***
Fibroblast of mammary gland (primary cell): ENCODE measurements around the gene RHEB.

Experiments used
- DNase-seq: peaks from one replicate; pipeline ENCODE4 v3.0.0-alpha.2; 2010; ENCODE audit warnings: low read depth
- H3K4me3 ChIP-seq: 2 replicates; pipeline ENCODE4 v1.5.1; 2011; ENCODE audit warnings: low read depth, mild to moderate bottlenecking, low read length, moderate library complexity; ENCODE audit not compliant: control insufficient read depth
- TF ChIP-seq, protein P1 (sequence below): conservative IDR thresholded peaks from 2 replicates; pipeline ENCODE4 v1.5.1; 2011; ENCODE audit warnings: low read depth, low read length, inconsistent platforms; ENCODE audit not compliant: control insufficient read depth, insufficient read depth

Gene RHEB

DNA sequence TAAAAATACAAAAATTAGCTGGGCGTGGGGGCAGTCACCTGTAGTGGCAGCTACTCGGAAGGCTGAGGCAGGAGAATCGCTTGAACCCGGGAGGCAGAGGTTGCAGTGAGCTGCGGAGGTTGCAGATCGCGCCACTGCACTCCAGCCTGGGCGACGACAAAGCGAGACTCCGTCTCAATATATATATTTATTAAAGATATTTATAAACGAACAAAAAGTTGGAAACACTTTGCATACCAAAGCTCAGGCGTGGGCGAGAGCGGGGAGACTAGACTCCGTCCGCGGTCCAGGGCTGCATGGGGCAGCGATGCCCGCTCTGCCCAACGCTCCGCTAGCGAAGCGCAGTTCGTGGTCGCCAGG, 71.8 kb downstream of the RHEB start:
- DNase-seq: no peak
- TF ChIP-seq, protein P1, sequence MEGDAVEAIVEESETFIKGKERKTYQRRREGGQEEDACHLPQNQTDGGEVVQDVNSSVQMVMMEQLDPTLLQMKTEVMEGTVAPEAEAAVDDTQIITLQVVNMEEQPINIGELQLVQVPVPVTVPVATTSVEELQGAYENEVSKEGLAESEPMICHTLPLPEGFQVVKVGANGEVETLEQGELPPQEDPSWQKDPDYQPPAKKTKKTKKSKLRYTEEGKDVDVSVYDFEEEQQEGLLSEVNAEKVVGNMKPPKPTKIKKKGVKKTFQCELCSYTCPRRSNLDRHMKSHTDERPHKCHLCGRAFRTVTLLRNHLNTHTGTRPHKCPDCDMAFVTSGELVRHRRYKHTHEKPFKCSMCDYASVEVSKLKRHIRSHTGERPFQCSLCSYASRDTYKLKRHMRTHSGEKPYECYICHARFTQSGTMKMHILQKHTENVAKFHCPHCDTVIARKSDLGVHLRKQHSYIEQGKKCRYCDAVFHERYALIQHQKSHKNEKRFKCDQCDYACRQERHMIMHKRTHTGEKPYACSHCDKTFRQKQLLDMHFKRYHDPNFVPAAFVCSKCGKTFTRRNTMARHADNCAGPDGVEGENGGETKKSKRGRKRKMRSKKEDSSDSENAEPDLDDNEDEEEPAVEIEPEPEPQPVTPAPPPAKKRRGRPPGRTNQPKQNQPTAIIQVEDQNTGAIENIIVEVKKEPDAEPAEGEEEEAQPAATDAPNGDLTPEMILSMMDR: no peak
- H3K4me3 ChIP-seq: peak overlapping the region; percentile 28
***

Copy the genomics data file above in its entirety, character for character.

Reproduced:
Fibroblast of mammary gland (primary cell): ENCODE measurements around the gene RHEB.

Experiments used
- DNase-seq: peaks from one replicate; pipeline ENCODE4 v3.0.0-alpha.2; 2010; ENCODE audit warnings: low read depth
- H3K4me3 ChIP-seq: 2 replicates; pipeline ENCODE4 v1.5.1; 2011; ENCODE audit warnings: low read depth, mild to moderate bottlenecking, low read length, moderate library complexity; ENCODE audit not compliant: control insufficient read depth
- TF ChIP-seq, protein P1 (sequence below): conservative IDR thresholded peaks from 2 replicates; pipeline ENCODE4 v1.5.1; 2011; ENCODE audit warnings: low read depth, low read length, inconsistent platforms; ENCODE audit not compliant: control insufficient read depth, insufficient read depth

Gene RHEB

DNA sequence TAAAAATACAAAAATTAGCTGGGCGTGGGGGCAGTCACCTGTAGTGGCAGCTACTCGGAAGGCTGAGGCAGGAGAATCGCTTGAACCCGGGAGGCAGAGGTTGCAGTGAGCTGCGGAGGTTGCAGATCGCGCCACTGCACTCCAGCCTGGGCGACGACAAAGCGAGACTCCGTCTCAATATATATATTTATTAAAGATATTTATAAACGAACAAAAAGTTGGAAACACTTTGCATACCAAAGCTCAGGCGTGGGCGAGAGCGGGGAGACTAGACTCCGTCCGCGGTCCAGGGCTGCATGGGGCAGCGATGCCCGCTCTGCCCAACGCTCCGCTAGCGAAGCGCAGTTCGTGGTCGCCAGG, 71.8 kb downstream of the RHEB start:
- DNase-seq: no peak
- TF ChIP-seq, protein P1, sequence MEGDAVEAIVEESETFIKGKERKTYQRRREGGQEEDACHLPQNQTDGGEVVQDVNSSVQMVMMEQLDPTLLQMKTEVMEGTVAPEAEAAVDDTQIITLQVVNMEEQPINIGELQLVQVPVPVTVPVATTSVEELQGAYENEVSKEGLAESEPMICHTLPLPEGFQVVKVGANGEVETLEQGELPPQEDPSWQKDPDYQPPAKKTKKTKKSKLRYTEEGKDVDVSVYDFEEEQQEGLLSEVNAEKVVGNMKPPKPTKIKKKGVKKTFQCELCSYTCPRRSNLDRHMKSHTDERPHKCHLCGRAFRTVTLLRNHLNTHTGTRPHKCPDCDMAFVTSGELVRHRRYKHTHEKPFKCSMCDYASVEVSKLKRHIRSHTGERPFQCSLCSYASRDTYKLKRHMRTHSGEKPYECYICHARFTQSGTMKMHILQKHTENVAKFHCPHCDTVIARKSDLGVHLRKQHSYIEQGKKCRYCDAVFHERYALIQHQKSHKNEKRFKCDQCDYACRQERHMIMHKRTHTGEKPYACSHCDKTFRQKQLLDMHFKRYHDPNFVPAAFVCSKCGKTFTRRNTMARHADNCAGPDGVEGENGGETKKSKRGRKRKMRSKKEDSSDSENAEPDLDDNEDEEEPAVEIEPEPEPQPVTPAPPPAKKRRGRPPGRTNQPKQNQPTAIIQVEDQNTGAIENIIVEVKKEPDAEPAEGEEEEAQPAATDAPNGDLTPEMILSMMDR: no peak
- H3K4me3 ChIP-seq: peak overlapping the region; percentile 28